This time: 1976, and the Bicentennial
The Bicentennial was one of the most exciting events in modern American history. Or at least I think it was. I'll never truly know for myself. What's annoying about the Bicentennial is that I'm too young to have experienced it, and to see the Tricentennial I'll have to live into my nineties. America better make a big deal out of its 250th, or else.
Bicentennial programming was what I expected it to be: nonstop fireworks, parades and celebrations, with nary a Carol Burnett nor a Carol O'Connor in sight. As circumstance would have it NASA's first robotic probe for Mars, the Viking, touched down on the same day--or the same day the speed of light could carry information back to Earth.
And then there was also Bob Hope, but he was always around. No one I've met who's old enough to remember a Bob Hope special has fond memories of them; they say Hope's routine was always more miss than hit, and the guest stars stroked his ego constantly, which got irritating. The secret of Hope's appeal was mainly understood to the older crowd--and they kept it a secret. Innat wa-a-ald?
TV Guide ads had a different focus in the 70's than they did in the 80's, and by that I mean over half the ads are for things other than television.
Did anyone look through a TV Guide trying to decide what brand of skin graft to trust? I theorize the reason is because this was TV Guide's peak era. There was no other way to get thorough TV listings--everyone HAD to have a TV Guide by necessity. And since the circulation numbers were so high, it could be seen as a good financial decision to get the word out about a product via TV Guide. Yeah, that makes sense.
The further I go back, the more alien things get. In all the TV Guides from 1971, 90% of the ads are for cigarettes (The other 10% are for feminine products with extremely ugly design patterns on them). But we're in 1976, so cigarettes only take up 50%.
Can't argue with math like that.
They're Pinky and the Fonz,
they're Pinky and the Fonz,
One is probably not a genius, the other's the......Fonz.
Doesn't get more 70's than this. Look at poor Alice Cooper, stuck in that rainbow. He's miserable there.
There has never been a good show that came out of a pitch ending with "But he's REALLY a ROBOT!!" Yet it sounds really interesting spoken aloud (try yelling it in a supermarket sometime), so networks kept falling for it. You can stop looking for Mr. T in the bottom half of that ad--it's a different Mr. T. It's MR. MIYAGI. "Ah pity fool! Wax off!"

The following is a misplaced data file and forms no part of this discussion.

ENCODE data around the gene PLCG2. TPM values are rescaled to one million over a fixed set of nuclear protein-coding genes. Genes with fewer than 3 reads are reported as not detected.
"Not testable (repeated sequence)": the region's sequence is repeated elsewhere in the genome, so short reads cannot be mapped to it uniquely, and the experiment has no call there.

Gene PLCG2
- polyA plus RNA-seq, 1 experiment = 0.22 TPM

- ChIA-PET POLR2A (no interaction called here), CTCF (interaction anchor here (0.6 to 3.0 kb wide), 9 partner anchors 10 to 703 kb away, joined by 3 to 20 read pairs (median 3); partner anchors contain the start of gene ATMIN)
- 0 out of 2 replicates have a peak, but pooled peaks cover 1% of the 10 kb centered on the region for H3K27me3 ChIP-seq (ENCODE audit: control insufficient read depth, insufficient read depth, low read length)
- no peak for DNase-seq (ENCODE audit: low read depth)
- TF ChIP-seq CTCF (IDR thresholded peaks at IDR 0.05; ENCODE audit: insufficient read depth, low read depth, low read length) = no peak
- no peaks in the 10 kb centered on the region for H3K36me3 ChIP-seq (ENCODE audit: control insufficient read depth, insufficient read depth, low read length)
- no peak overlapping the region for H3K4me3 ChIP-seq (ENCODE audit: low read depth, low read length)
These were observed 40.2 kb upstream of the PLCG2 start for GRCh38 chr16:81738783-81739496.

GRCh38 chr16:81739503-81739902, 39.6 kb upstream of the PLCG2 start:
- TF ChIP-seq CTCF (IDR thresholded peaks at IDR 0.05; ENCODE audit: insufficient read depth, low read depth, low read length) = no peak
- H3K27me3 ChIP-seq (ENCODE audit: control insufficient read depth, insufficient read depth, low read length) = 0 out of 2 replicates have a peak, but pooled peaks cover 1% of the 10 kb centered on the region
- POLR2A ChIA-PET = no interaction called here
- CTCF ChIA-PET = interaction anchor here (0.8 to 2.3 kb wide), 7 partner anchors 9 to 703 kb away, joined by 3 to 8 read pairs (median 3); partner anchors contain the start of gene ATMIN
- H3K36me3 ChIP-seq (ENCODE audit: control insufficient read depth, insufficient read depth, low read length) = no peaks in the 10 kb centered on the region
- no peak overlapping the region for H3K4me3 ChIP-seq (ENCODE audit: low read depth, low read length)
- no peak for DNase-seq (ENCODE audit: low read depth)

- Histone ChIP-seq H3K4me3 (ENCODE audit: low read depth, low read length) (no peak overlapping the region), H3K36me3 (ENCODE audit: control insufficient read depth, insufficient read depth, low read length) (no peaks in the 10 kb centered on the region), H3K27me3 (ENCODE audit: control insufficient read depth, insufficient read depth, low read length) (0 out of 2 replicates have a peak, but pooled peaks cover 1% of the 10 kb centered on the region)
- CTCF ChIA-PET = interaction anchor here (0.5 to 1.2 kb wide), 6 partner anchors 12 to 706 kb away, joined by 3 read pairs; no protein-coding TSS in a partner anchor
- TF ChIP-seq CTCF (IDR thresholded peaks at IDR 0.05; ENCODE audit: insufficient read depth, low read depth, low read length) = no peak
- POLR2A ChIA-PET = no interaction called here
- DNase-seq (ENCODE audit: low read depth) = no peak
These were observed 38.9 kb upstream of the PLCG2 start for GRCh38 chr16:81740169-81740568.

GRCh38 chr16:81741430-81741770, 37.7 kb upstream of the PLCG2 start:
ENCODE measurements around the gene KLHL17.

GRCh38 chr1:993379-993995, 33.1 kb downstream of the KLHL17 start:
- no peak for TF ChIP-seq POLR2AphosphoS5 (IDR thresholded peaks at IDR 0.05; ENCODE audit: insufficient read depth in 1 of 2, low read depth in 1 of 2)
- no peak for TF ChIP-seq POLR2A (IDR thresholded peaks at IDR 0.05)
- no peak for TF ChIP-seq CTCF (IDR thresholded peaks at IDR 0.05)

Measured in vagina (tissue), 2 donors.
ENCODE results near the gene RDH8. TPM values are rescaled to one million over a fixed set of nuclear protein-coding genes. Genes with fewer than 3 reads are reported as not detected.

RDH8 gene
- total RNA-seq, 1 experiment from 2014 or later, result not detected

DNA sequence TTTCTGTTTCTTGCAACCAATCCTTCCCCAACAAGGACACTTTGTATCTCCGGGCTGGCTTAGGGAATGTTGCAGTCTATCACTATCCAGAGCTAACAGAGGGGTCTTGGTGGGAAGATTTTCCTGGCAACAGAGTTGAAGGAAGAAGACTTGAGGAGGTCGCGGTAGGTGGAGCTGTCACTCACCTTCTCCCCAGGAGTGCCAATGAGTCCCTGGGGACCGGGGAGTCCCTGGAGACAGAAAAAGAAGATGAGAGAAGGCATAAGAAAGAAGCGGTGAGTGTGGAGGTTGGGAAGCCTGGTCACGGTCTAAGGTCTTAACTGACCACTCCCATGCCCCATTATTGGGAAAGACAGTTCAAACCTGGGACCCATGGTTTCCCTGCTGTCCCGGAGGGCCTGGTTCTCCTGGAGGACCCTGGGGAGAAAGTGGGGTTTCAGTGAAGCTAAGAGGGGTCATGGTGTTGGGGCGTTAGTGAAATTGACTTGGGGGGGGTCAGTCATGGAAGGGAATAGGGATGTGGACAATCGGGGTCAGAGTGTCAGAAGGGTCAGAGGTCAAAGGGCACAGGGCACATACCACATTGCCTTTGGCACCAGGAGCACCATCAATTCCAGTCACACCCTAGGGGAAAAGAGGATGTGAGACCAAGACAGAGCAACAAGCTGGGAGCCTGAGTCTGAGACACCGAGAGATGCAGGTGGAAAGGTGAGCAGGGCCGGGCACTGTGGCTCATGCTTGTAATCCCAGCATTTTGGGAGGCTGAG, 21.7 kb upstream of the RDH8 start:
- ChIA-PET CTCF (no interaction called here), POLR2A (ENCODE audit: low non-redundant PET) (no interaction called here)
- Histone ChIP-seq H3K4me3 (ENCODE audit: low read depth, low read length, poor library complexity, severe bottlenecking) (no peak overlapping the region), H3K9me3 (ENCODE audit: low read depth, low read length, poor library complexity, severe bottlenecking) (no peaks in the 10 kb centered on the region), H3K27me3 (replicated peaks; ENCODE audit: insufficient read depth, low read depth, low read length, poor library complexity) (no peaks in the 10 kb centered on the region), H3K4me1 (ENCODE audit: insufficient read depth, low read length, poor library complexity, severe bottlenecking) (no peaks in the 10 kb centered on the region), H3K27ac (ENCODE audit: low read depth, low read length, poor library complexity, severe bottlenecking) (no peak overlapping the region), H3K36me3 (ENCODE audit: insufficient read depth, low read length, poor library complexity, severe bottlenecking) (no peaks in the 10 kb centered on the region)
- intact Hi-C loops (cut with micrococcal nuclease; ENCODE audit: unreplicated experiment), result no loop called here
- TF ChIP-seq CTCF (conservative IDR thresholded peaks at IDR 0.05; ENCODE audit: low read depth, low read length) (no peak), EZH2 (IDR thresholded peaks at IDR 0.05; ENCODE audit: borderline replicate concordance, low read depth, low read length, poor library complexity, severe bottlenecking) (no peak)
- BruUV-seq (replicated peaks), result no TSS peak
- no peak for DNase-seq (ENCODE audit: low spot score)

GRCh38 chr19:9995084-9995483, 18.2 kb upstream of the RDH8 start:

Before there was "The Cosby Show" or "Cosby," there was just "Cos." Bill's turn as a variety show host was unsuccessful, and I don't see how it couldn't work when it was preceding something like THAT. The Six Million Dollar Man and the Bionic Woman TOGETHER, BATTLING SPACE ALIENS AND BIGFOOT AT THE SAME TIME. Cos had also managed to book not only Wonder Woman but Jabberjaw, and he had the Bigfoot from this episode booked for NEXT week. Shoot, I woulda watched.
They mention Wonder Woman got her own show because programs like Six Million Dollar Man and Bionic Woman were already so close to the concept. It remains the only thing DC has ever done with Princess Di outside of her comic books, yet they continue to market her next to Superman and Batman as part of a "trinity." Marvel's cleaning house at the box office these days and scraping the barrel for every hero they have left to make a movie from. Warner Bros, which owns DC wholesale, has been content to let Marvel make millions with little competition. Do you think it's time for them to let the third biggie out of the box?
Maybe that time already came and went. These days people want relatable superheroes, and Wonder Woman is....not all that relatable. Joss Whedon wrote a Wonder Woman movie script that was considered but tossed, and if Joss can't make it work, no one can.